What’s the real point of startups?

Photo by Dimitris Papazimorous via flickr.com

Photo by Dimitris Papazimorous via flickr.com

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I’ve been an admirer of Steve Blank for a long time and always liked and quoted his definition of a startup as “an organisation in search of a scaleable business model.” But I’ve started having a nagging doubt lately that this is not the right definition or the right focus.

I’ve been an admirer of Steve Blank for a long time and always liked and quoted his definition of a startup as “an organisation in search of a scaleable business model.” But I’ve started having a nagging doubt lately that this is not the right definition or the right focus.

 

I’m not doubting the undeniable fact that many startups are indeed organisations, nor that their purpose is to find a scaleable business model. I’ve just got two major problems with this definition: it’s too narrow, and the focus is at the wrong level.

 

We have massive unemployment at the moment. And before we had massive unemployment, we had massive underemployment because people were in jobs that underwhelmed them–as many still are. There are lots of reasons for this, but a major contributing factor is the lingering 20th century belief in ‘the organisation’ and ‘the job’ as the primary vehicle for economic contribution and sustenance. The problem is that there are a lot of signs that those jobs are not ever coming back. It strikes me that creating your own set of projects that feed you (in every sense of the word) is a much better way to go.

 

Now, I know there is a generation that thinks ‘getting funded is the new getting signed’. And that’s great in many ways insofar as it does inspire people to craft their own future. But it still creates a limited view of what entrepreneurship is about. It perpetuates the idea that it’s about hitting a home run and becoming a star. It perpetuates the idea that entrepreneurship is about creating companies, and not just any companies, but big investor backed ones. That’s counterproductive because it ends up putting off a lot of people who don’t see themselves as ‘star’ material or are uncomfortable with the perceived risk. I suspect it’s probably even counterproductive to building an ecosystem that creates those home runs.

 

I went to a great talk this Sunday by Jonah Lehrer which helped me crystallize my thinking. His new book ‘Imagine’ is about creativity and genius, but what he said applies to entrepreneurship. He pointed out that being creative or a ‘genius’ is not about having unusual talent or IQ, it’s about grit or persistence. The interesting thing is that he didn’t just describe grit in terms of moral character as people usually do. It is about persistence, but it’s mostly about finding the right goal. What’s the right goal? It’s the one that doesn’t get old, the one that keeps you motivated, because it’s the one that fits you. And everyone can be creative, as long as they are working on a value proposition which addresses an area that fits them.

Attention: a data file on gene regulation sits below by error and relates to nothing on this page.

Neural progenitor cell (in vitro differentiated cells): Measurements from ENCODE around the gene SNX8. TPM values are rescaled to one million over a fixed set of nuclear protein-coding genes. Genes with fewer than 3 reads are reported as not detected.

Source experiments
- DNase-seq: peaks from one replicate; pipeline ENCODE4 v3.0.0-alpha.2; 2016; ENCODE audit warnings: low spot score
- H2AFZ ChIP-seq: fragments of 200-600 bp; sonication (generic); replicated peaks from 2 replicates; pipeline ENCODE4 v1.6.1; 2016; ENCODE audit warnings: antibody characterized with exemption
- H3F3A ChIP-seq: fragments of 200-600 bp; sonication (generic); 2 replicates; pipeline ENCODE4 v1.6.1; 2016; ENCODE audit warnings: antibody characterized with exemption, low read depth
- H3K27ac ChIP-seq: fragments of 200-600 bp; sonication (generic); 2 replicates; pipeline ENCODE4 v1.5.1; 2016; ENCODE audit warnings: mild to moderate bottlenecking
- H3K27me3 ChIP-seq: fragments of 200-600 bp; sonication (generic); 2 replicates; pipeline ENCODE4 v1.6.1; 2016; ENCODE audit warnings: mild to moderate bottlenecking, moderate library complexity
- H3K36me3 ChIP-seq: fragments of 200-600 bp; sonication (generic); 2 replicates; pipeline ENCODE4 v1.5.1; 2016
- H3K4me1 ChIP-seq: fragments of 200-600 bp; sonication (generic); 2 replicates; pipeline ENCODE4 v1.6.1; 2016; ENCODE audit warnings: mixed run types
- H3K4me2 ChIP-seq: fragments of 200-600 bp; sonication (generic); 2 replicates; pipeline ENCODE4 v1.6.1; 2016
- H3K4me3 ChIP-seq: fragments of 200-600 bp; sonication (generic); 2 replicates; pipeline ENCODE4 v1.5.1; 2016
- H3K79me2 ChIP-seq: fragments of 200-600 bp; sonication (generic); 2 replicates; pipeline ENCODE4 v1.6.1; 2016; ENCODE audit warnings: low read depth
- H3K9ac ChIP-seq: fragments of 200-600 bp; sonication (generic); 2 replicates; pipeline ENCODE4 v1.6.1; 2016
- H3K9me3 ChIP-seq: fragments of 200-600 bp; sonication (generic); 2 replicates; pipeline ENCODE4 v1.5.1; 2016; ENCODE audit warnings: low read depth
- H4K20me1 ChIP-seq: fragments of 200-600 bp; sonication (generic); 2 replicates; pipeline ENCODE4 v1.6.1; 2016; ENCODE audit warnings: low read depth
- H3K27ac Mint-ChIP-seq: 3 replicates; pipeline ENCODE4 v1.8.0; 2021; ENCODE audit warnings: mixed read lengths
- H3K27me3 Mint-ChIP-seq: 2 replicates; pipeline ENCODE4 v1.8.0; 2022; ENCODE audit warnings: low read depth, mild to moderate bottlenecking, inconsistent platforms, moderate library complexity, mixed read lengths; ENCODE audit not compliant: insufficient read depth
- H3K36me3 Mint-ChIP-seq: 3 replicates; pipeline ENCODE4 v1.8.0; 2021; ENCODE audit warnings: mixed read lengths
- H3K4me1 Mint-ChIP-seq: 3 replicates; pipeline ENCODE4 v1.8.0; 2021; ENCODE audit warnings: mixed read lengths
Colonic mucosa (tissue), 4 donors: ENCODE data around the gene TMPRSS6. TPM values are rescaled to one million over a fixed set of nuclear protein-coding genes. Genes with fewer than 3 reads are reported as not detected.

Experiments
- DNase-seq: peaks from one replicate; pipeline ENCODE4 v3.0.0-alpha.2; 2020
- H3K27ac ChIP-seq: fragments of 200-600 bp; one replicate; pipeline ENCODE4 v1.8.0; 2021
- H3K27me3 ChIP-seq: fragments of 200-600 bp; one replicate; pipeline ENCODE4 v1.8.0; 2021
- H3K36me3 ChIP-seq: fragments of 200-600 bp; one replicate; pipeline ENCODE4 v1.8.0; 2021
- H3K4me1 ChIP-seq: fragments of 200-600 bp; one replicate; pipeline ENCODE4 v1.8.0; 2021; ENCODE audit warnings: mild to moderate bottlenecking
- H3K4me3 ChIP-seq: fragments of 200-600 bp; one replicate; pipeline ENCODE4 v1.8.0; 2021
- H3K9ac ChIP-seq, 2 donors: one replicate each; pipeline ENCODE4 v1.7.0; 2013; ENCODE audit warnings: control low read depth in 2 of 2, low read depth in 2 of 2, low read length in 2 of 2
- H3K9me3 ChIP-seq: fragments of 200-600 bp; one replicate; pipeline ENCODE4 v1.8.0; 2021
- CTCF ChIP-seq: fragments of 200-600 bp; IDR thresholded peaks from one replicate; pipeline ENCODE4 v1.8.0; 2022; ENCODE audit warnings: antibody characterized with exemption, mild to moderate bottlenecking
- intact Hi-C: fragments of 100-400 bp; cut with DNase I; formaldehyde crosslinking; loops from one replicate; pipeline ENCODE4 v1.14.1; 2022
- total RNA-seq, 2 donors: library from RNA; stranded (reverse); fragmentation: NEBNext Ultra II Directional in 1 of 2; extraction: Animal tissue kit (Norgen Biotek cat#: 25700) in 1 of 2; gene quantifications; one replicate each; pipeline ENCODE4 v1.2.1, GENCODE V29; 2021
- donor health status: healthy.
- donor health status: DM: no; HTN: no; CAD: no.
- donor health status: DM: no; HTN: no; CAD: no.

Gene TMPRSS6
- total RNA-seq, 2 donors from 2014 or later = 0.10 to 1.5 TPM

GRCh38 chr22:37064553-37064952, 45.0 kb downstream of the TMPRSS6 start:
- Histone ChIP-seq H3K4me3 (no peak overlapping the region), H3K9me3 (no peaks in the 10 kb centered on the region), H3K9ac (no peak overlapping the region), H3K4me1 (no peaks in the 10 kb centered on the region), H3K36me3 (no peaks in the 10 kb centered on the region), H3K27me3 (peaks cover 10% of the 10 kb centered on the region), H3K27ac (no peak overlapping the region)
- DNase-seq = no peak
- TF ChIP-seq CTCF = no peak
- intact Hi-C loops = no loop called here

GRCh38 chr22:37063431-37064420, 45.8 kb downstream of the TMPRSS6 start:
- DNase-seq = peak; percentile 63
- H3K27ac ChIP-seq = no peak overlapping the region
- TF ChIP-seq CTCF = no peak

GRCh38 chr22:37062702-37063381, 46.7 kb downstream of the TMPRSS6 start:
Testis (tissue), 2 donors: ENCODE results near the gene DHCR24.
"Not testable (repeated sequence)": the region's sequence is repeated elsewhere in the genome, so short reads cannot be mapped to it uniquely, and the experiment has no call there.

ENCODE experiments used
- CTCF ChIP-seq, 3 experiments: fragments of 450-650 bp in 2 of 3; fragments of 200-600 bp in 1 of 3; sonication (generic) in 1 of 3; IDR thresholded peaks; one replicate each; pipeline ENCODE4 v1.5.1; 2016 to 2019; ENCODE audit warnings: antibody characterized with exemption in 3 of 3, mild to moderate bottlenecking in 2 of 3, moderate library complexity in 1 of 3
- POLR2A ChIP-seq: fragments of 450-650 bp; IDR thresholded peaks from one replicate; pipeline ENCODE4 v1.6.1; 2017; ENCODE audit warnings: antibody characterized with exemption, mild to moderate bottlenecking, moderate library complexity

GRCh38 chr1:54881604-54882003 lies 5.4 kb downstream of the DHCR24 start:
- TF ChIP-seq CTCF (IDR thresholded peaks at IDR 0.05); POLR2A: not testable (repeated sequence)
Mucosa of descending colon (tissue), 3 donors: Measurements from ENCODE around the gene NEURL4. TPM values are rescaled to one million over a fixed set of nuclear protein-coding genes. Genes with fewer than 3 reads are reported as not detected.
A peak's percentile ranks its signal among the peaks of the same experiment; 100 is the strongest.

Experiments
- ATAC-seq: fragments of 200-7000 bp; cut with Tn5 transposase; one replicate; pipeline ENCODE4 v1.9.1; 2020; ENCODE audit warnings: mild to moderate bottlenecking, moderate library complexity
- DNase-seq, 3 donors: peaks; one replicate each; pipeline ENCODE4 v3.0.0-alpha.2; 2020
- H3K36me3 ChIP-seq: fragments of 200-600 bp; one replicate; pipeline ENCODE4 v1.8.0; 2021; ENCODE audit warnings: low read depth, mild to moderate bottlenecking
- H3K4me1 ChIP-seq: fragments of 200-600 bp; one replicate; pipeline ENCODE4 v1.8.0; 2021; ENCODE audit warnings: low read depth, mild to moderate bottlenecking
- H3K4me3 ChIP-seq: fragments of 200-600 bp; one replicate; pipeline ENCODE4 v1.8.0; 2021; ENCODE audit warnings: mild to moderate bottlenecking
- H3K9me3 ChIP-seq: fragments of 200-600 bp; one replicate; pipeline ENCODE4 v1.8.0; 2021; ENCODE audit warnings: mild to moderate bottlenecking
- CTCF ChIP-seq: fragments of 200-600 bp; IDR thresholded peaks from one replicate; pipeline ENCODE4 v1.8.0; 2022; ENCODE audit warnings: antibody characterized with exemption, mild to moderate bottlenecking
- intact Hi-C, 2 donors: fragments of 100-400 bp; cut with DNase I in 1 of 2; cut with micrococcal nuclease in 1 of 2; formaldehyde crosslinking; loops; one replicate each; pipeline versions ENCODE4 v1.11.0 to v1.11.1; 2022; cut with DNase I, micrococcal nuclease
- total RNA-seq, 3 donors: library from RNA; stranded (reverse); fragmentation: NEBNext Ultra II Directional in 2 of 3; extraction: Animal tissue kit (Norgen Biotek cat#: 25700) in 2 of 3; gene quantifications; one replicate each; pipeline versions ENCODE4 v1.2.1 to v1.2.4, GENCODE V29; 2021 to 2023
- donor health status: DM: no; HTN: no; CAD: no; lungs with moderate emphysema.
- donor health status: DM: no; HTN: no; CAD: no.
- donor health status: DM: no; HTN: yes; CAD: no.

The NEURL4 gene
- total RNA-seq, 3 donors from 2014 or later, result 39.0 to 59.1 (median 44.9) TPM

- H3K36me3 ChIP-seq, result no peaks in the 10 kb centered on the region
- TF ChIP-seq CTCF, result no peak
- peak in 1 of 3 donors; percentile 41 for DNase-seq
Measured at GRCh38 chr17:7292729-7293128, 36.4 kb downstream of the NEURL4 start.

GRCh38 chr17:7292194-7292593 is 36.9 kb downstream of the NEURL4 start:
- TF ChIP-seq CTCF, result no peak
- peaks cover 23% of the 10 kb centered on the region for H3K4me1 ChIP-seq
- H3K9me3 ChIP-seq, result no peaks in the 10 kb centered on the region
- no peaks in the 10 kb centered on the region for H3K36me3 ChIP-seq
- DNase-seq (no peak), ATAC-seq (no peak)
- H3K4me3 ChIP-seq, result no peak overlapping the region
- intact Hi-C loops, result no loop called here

Lehrer also quoted Geoffrey West’s comparison of cities with companies. The modern company (a.k.a “the scaleable business model”) has an average lifespan of only forty-five years, where as cities have survived hurricanes, fires–even nuclear bombs. Cities survive and thrive because of their ability to stimulate the creative results of serendipity. Or, from a complexity point of view, cities are the best breeding grounds for the emergent creativity which results from a diversity of individuals connecting with each other to build a series of creative projects. These are also ‘startups’. But they are the combination of new projects, restaurants, shops, festivals, etc. and routines which make up the never ending evolution of neighbourhoods and cities. And they are created by individuals making up their lives as they go along on a daily basis, bumping up and being influenced by others’ efforts to do the same. That’s the organisational model we need to imitate.

 

So a ‘startup’ is a search like Steve Blank has suggested, but I would suggest we need to redefine a startup as individuals in search of viable economic, social, and cultural niches that they can build with their neighbours. The more we can get everyone to see that and learn how to get better at it together, the more likely we will have successful enterprises of all types and sizes–including the rock star ones.